The complaints about electronic health records are well known — they take time away from patients, their records don’t translate from one doctor to another, they create a glut of inaccessible information — all of which have led to a spike in physician burnout.
The topic made for hot discussion on Saturday at the American Heart Association Scientific Sessions in Philadelphia, when panel experts touched on some of the trouble associated with poor EHR implementations.
EHRs “have been overpromised,” said Dr. Tariq Ahmad, an assistant professor in cardiovascular medicine at Yale University School of Medicine and the Yale New Haven Health System. “The entire point of these things was to be able to share data, but healthcare systems view data as something they need to hold on to, even to the point that most patients cannot get access to their data.”
Although the problems associated with EHR systems kick-started the conversation, the panelists agreed that the current capabilities and potential of the technology in the systems still make it a worthwhile investment for organizations when implemented properly. The panelists see two fixes — how the data is shared, and who touches the data — as a way forward, helping to pivot the primary focus of physicians back to their patients.
The Operational and Clinical Benefits of EHRs
At McMaster University in Ontario, physicians in the critical-care department use the Hamilton Early Warning Score (HEWS) to reduce the rate of in-hospital cardiac arrests. The score, created within an EHR, is based on a patient’s vital signs as input by the clinician. If the system finds vital sign abnormalities, it will trigger audiovisual notifications for care providers to take further action, whether by calling on a response team or monitoring the patient’s vitals more closely.
Not only does the system calculate scores in real time, said Dr. Alison Fox-Robichaud, professor of medicine at McMaster and staff physician at Hamilton Health Sciences, but also, with few exceptions, it doesn’t allow clinicians to skip inputting vital signs. In fact, the system ensures that vital signs are input quickly — a key benefit because delays in recording this information could result in up to double the risk of ICU admission.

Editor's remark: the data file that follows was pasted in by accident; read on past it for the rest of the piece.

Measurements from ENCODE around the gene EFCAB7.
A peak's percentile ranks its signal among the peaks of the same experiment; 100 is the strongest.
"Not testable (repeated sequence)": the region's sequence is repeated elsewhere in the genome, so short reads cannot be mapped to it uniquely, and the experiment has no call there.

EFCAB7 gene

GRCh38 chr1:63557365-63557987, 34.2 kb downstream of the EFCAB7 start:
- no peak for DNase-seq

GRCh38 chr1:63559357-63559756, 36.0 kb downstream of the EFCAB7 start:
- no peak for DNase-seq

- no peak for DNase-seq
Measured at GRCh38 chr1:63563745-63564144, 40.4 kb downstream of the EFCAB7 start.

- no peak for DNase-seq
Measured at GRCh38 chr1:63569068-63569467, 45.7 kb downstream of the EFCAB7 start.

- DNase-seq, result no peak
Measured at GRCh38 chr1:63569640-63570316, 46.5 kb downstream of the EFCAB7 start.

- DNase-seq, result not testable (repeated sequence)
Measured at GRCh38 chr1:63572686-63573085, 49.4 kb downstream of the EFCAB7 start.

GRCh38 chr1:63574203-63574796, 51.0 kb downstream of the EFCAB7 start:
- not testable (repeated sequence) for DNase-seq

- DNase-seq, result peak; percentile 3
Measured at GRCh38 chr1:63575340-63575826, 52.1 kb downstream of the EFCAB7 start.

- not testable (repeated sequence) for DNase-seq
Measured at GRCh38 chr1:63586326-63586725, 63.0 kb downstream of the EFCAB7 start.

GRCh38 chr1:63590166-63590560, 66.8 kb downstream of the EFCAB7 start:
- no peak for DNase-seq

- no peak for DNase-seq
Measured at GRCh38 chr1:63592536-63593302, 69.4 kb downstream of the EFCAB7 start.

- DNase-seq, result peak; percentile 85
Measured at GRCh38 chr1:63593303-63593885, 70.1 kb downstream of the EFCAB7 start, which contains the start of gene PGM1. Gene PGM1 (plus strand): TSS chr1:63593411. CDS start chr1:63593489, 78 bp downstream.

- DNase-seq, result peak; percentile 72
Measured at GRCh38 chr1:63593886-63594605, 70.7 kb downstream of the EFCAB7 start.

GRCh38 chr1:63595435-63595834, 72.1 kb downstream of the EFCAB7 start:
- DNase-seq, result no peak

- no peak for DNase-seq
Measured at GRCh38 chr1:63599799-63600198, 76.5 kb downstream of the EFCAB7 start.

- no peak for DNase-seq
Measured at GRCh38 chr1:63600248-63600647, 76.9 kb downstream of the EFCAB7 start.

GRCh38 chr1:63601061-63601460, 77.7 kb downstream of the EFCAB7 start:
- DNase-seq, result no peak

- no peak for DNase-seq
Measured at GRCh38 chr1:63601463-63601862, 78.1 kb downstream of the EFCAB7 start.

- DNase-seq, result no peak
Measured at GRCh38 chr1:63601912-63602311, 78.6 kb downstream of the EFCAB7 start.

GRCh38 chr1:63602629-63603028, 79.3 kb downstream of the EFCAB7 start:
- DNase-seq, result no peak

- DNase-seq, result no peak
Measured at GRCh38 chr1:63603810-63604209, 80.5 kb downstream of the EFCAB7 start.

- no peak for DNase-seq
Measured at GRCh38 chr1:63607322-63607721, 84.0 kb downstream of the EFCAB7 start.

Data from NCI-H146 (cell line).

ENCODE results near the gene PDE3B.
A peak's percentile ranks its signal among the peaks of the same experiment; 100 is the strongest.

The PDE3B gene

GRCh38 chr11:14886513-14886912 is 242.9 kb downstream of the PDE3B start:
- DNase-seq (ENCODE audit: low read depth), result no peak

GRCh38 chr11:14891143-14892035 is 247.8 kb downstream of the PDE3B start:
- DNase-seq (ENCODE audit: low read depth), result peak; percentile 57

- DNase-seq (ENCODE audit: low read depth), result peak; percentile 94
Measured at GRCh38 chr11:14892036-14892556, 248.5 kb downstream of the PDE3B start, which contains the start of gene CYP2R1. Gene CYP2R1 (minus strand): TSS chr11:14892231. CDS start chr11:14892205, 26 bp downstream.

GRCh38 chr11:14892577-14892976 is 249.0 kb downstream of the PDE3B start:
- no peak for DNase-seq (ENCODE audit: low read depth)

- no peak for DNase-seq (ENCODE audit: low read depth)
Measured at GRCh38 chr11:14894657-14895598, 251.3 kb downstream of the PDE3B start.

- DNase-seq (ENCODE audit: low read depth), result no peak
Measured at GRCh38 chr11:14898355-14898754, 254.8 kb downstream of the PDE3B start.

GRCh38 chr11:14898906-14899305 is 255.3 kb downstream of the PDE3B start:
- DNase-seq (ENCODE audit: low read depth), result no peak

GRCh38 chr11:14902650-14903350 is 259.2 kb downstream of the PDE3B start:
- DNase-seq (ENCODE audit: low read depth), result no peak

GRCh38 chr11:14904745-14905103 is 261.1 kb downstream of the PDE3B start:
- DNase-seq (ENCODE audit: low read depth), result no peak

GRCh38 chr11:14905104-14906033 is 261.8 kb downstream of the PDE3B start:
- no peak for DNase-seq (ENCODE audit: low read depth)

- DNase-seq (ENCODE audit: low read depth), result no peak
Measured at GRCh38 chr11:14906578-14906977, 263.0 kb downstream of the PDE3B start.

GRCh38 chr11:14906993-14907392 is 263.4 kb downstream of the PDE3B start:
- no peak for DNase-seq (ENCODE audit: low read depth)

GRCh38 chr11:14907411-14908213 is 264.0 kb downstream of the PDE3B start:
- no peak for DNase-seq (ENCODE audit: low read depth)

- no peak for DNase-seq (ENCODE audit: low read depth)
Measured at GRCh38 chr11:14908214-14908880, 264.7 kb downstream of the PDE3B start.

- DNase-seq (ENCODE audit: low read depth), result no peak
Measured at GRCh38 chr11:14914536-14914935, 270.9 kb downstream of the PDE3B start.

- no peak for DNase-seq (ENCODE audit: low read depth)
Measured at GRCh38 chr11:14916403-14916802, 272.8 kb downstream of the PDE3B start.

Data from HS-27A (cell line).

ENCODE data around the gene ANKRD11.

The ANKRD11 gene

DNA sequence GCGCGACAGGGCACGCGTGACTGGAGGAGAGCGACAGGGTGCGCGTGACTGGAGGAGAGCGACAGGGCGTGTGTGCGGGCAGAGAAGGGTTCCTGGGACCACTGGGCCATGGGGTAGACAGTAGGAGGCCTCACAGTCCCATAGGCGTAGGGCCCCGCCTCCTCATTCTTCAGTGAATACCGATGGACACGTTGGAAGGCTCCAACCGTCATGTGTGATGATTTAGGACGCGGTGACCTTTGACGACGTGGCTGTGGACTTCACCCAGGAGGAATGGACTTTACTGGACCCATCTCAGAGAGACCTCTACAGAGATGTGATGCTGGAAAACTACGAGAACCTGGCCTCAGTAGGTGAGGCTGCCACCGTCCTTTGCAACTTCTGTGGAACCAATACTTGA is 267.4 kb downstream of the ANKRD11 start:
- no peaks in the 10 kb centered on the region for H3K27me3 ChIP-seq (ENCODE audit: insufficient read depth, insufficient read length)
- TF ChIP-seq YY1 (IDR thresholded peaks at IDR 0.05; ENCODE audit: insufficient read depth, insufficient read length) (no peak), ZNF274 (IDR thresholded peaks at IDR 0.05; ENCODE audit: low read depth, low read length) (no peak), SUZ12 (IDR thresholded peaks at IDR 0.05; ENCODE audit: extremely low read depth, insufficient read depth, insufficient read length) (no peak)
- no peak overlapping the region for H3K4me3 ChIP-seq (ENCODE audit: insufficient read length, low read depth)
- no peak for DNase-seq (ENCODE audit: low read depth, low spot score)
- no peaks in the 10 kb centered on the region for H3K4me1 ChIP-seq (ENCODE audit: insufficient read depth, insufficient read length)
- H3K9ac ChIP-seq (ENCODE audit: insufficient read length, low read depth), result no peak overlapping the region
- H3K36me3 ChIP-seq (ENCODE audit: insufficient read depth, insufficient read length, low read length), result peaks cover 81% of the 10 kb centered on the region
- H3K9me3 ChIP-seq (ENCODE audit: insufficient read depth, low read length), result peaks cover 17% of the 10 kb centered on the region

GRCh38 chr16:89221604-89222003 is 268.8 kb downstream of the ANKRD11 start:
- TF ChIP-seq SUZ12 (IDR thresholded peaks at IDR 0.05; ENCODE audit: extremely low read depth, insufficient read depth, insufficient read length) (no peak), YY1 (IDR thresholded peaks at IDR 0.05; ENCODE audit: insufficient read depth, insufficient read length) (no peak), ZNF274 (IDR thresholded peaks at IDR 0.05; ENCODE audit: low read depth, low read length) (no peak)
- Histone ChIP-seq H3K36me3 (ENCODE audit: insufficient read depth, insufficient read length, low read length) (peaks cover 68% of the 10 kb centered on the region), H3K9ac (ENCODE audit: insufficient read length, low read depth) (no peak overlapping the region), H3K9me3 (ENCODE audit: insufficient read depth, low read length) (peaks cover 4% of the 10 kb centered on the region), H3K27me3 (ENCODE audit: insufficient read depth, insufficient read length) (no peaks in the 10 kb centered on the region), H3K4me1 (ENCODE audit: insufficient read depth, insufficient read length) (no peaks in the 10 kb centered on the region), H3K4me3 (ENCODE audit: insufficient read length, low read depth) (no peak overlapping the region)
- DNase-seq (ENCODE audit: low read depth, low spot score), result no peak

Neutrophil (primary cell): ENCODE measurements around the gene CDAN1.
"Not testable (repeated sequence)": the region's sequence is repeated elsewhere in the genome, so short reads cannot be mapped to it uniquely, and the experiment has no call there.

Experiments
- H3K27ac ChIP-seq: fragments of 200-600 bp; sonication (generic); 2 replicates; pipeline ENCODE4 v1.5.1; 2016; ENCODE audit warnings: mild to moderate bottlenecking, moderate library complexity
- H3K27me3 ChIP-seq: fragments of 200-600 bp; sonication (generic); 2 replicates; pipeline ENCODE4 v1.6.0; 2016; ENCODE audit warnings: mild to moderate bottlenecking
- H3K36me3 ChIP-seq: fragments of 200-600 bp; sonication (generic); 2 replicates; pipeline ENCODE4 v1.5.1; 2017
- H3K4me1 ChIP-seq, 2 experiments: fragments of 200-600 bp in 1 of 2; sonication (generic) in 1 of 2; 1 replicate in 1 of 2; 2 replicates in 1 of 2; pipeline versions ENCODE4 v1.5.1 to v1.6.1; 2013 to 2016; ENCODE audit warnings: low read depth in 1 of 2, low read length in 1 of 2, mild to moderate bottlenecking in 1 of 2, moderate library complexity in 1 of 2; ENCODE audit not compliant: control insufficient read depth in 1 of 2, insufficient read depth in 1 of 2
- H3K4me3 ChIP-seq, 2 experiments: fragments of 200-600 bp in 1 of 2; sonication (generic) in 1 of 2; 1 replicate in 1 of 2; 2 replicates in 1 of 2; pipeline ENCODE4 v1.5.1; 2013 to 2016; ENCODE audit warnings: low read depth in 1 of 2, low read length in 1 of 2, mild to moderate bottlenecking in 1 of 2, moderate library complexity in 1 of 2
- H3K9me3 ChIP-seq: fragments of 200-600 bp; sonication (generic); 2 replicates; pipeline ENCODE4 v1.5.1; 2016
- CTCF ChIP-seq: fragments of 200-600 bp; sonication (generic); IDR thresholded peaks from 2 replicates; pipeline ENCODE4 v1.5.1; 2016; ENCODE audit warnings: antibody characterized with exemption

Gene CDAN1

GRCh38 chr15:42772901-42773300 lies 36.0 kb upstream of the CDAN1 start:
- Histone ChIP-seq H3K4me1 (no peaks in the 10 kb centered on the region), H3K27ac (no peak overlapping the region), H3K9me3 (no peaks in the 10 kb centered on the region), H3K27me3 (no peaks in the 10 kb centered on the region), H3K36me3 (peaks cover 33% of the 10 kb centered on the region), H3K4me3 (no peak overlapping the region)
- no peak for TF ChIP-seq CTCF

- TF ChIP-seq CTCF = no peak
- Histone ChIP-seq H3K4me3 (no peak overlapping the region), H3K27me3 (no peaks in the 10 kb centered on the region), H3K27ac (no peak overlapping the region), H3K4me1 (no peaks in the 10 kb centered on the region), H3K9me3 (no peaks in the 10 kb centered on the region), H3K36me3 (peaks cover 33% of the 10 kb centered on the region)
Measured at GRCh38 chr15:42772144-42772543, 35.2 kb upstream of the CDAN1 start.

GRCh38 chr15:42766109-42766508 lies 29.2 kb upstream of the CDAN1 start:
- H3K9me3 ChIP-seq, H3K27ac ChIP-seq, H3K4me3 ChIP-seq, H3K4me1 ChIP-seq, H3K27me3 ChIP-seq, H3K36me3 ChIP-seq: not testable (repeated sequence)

After implementing the HEWS system, McMaster University saw a 61 percent reduction in their cardiac arrest rate.
While the organization encountered some initial resistance, Fox-Robichaud said that a better understanding of the specific healthcare environment made a difference in the HEWS adoption rate. “We had a medical anthropologist student working in the unit, just to look at how nurses interact with vital signs and their culture around vital signs and how they interpret them,” she said.
How Tomorrow’s EHR Can Improve the Quality of Care
Developments in voice and gesture technology have the potential to improve EHRs’ usability, said Raj Ratwani, director of the MedStar Health National Center for Human Factors in Healthcare. Advancements in these technologies will further enable the passive collection of patient information during medical appointments, with the collected data being input directly into the patient’s EHR.
“The future that we hope for is the exact opposite of today’s practice,” he said, “with technology taking a very small part of the space in the room and not being as front and center as it is now. Instead, information is captured in the background.”
Moving data collection and input out of clinical hands through the adoption of next-gen technologies will ultimately help pave the way for improved quality of care.